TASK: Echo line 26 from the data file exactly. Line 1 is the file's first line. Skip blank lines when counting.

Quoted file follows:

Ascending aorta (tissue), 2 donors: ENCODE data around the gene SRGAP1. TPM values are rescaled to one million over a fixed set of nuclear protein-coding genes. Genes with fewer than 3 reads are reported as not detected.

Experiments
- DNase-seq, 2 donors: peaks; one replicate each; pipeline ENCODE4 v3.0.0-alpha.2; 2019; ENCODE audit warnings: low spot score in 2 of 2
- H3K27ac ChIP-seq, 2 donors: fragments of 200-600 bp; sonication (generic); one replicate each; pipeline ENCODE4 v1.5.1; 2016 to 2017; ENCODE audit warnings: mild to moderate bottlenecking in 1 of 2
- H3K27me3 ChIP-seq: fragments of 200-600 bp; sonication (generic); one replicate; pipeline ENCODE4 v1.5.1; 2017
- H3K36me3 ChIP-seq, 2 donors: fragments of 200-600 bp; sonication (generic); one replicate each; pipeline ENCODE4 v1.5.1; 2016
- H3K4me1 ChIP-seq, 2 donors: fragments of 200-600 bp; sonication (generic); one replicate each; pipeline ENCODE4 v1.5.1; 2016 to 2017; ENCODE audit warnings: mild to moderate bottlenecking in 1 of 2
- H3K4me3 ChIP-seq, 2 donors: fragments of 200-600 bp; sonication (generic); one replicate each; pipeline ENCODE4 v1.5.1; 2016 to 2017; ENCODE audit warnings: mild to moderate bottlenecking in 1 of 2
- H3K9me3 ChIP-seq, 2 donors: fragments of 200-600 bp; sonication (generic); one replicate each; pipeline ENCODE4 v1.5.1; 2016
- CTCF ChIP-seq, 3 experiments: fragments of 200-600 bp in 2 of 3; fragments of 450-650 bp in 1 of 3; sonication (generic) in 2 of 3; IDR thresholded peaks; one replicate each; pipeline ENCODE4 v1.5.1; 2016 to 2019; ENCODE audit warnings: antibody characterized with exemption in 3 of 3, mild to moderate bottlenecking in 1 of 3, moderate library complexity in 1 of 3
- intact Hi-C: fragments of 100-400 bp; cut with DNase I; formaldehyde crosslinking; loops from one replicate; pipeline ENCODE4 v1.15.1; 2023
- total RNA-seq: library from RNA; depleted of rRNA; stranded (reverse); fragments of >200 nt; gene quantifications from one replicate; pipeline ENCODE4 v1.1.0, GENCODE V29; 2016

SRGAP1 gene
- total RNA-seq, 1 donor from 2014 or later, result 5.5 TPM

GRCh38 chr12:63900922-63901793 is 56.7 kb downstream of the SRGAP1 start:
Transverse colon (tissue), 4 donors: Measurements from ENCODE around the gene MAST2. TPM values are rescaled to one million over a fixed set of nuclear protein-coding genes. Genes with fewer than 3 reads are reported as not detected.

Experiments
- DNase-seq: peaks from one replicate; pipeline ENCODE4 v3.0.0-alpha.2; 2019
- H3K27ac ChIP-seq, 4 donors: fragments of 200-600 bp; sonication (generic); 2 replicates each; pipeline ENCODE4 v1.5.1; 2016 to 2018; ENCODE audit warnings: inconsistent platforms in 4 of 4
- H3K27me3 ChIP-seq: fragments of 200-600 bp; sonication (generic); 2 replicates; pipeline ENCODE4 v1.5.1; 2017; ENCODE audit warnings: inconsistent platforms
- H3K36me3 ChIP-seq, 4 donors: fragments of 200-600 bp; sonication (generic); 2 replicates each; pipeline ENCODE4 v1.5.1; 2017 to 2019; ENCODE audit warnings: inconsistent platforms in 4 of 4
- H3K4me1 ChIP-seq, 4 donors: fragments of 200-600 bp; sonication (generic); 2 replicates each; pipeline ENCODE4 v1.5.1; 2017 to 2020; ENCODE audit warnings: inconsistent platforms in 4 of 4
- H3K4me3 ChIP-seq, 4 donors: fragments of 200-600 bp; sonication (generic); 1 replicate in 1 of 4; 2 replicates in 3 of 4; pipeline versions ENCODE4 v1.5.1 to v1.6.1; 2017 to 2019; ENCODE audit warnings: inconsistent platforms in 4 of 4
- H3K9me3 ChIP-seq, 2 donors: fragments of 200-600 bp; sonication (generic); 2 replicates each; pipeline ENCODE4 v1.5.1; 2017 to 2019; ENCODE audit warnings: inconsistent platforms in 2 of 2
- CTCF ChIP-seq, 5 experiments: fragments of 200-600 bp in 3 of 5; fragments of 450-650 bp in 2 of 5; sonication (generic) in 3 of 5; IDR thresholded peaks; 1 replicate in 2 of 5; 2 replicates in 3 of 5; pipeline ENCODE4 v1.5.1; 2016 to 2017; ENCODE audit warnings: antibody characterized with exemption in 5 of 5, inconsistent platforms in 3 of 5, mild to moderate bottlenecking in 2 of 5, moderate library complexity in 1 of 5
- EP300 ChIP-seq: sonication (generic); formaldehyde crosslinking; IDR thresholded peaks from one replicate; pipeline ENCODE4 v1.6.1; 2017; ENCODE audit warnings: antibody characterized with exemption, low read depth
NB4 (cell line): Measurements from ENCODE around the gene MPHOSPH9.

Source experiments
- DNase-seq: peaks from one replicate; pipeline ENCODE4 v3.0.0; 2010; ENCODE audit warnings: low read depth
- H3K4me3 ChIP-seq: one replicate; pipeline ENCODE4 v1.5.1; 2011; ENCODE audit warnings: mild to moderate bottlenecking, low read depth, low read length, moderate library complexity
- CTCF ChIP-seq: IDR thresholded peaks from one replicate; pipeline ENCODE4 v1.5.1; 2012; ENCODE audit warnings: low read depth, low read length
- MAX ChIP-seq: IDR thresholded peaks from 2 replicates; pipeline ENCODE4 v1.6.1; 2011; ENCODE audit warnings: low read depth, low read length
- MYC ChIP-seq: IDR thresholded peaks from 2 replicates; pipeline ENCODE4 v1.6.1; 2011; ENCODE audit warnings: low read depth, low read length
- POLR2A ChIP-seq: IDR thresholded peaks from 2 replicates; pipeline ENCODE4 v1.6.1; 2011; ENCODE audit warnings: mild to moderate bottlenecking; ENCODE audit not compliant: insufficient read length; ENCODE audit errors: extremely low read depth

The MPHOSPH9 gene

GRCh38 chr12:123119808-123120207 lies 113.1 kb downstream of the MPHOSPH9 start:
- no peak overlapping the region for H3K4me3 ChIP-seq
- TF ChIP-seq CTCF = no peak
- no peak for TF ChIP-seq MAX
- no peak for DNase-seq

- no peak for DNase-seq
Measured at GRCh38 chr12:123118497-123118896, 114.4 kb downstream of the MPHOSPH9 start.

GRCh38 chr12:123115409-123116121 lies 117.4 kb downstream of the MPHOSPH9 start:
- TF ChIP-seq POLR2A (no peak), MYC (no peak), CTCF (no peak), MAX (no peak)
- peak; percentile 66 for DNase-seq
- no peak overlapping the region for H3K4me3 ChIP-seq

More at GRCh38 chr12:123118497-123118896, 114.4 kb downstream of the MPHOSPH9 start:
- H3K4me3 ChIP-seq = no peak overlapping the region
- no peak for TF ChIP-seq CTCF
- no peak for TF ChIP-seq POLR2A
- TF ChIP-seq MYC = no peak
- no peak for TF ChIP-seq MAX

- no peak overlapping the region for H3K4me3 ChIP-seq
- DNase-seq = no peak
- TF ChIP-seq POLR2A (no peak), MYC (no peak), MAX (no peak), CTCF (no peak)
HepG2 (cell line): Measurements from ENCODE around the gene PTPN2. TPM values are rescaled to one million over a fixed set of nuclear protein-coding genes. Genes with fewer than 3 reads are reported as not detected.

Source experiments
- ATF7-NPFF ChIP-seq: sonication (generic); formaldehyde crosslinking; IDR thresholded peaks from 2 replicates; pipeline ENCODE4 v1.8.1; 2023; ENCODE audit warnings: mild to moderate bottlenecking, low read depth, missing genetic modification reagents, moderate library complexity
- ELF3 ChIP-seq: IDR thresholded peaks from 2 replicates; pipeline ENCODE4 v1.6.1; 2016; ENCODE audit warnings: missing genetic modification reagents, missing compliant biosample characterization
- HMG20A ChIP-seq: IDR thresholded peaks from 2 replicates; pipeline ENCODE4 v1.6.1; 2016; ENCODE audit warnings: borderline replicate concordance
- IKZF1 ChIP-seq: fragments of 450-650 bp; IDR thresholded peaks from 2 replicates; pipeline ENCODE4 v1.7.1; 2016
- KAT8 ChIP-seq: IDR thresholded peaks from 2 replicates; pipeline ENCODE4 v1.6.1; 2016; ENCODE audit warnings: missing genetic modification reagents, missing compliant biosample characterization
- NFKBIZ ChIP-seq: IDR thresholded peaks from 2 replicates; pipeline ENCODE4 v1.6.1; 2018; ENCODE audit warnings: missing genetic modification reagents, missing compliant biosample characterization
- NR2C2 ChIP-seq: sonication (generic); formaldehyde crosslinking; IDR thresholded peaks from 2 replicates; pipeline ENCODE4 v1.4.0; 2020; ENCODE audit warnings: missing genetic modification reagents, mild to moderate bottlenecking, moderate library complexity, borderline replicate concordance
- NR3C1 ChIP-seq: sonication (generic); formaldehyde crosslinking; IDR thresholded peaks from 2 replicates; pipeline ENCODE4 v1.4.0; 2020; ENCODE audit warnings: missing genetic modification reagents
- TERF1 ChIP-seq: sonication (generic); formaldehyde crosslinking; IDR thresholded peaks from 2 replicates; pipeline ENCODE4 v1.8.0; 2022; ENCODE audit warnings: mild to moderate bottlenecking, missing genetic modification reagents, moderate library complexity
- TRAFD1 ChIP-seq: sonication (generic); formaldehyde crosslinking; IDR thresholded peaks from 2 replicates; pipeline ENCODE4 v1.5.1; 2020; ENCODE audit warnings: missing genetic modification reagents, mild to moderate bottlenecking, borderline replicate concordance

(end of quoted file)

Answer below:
- EP300 ChIP-seq: sonication (generic); formaldehyde crosslinking; IDR thresholded peaks from one replicate; pipeline ENCODE4 v1.6.1; 2017; ENCODE audit warnings: antibody characterized with exemption, low read depth